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CAUT Bulletin Archives

October 2012

CAUT Declares Bargaining Alert for Concordia University College of Alberta

[Brent Bereska]
[Brent Bereska]
An “unprecedented assault” on an academic staff association’s ability to negotiate a just and fair first agreement has led CAUT to issue an alert for Concordia University College of Alberta, the first time in more than a decade the organization has taken such action.

About 50 academic staff at Concordia were newly unionized in April after applying to the Alberta Labour Relations Board for cer­tification, but are stymied in efforts to negotiate a first collective agreement with the school’s administration.

An ‘alert’ highlights a situation in which an employer passes the bounds of hard bargaining to engage in an extreme form of bad faith bargaining and is seriously inhibiting the free collective bargaining process.

Deb Hemmerling, president of Concordia University College of Alberta Faculty Association, said the mobilizing event for academic staff came last year after the administration presented them with a “draft faculty agreement” that attempted to erode their existing employment rights.

“We realized our jobs were ephemeral,” Hemmerling said. “As individual contractors, we felt our concerns wouldn’t be heard.”

Days after certification — a move that succeeded despite vigorous opposition from the administration — the faculty association served notice to bargain. But the process has been marred by delay, including the employer’s initial refusal to accept offered bargaining dates, and culminating in the resignation of the vice-president academic, who acted as the chief negotiator for the employer.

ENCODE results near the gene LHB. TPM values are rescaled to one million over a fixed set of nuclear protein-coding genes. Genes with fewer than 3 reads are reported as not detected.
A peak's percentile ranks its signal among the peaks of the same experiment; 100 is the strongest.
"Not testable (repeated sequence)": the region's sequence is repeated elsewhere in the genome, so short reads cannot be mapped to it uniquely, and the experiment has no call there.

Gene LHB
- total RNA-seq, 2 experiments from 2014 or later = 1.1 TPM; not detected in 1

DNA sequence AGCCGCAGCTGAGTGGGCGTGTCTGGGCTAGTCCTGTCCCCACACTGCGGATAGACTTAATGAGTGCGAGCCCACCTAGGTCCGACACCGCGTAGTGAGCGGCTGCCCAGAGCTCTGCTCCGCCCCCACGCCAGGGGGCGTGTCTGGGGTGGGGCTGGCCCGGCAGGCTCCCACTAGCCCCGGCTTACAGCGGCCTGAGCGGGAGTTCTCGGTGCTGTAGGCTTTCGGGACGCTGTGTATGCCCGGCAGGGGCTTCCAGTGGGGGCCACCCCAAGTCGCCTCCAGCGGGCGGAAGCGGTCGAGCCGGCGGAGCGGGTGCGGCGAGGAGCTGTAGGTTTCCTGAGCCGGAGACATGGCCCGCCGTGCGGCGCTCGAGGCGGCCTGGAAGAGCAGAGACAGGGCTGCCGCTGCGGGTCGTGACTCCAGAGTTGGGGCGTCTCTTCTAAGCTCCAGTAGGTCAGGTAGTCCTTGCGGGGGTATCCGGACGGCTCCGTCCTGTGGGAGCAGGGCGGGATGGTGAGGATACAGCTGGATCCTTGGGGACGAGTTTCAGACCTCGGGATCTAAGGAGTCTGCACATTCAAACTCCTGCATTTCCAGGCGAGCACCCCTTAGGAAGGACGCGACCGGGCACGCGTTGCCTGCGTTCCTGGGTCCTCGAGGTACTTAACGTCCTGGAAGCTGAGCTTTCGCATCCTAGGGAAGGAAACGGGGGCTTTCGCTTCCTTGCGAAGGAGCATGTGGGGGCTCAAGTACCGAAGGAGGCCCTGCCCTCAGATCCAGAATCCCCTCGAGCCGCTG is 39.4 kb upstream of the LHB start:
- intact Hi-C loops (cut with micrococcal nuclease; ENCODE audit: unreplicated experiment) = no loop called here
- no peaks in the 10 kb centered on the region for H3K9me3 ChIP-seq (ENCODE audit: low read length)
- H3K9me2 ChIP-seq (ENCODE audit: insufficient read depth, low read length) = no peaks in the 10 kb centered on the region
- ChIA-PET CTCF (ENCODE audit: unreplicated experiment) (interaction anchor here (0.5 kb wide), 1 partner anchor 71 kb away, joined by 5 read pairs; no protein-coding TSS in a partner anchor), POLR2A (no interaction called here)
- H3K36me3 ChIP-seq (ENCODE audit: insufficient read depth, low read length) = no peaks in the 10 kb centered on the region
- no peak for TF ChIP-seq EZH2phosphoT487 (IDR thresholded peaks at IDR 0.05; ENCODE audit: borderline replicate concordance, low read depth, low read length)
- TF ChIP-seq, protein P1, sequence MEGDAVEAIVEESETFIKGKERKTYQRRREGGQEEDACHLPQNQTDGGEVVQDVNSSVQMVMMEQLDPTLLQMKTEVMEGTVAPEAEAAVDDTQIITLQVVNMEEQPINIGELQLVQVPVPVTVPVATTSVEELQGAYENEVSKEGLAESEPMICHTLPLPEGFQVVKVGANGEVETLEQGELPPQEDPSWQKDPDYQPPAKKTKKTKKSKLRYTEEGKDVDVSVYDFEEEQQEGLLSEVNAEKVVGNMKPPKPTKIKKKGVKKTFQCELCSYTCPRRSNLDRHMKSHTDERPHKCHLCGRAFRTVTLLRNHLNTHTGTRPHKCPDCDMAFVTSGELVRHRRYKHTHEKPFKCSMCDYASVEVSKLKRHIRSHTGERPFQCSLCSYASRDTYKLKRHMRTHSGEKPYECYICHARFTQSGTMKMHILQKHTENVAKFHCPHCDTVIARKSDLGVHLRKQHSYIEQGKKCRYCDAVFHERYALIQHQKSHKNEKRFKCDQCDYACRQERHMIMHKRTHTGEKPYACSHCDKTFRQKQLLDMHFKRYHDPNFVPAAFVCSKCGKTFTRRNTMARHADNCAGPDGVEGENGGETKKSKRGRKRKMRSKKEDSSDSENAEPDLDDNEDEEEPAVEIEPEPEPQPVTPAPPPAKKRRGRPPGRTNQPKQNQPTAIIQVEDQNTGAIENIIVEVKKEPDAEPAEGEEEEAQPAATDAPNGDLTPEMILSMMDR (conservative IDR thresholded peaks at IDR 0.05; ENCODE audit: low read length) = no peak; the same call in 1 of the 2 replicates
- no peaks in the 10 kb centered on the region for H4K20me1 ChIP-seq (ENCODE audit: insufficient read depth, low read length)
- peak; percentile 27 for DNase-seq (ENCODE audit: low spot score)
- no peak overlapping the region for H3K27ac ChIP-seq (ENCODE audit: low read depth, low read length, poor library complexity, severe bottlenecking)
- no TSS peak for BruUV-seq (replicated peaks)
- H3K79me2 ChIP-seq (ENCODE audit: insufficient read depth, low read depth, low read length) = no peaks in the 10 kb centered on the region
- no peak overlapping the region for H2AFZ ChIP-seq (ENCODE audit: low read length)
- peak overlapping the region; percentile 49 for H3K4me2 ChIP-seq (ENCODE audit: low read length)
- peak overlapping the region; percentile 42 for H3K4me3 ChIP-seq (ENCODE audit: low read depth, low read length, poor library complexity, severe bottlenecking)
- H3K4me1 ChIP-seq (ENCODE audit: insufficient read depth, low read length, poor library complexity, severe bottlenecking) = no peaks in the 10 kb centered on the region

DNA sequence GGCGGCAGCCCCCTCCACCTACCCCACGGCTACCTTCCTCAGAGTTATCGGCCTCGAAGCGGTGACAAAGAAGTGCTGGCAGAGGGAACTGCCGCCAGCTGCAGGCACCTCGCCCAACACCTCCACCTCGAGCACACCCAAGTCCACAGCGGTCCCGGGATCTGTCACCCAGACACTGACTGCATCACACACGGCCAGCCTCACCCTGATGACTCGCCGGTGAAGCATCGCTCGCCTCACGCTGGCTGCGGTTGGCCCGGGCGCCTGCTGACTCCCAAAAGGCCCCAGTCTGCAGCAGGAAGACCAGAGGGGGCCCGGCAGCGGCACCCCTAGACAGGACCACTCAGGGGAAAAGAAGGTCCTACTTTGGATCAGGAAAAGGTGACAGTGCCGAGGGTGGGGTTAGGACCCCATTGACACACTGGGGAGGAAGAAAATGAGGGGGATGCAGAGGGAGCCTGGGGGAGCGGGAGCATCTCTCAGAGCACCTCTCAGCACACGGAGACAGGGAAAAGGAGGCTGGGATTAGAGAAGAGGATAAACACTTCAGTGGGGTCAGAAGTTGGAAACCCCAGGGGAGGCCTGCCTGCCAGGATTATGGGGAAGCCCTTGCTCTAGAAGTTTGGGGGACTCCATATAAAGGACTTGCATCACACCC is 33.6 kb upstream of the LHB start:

Since then, Concordia has refused to follow normal bargaining conventions, and has arbitrarily ruled certain items out of bounds for the bargaining process, including academic freedom, permanence, promotion, performance evaluation and appointments.

“They’ve declared that some things aren’t bargainable,” said Hemmerling. “Our assertion is that if it’s about the workplace, it should be in the collective agreement.”

She noted that although the two sides are now meeting regularly, these major issues remain unresolved. “But at the end of the day, we have to keep approaching the process with as much good will as possible, and bring that to the table. Ultimately, we will all be working together.”

James Turk, CAUT’s executive director, said “CAUT will take all measures necessary to publicize the events which led to the invocation of an alert, and provide all possible support to its member

Turk advised that if the situation isn’t resolved by the parties, CAUT will consider imposing censure through its council.

Concordia College was founded in 1921 by the Lutheran Church to prepare men for preaching and teaching ministries, but now offers a variety of undergraduate and graduate degree programs. Its name was changed to Concordia University College of Alberta in 1995 to reflect its status as a degree-granting institution.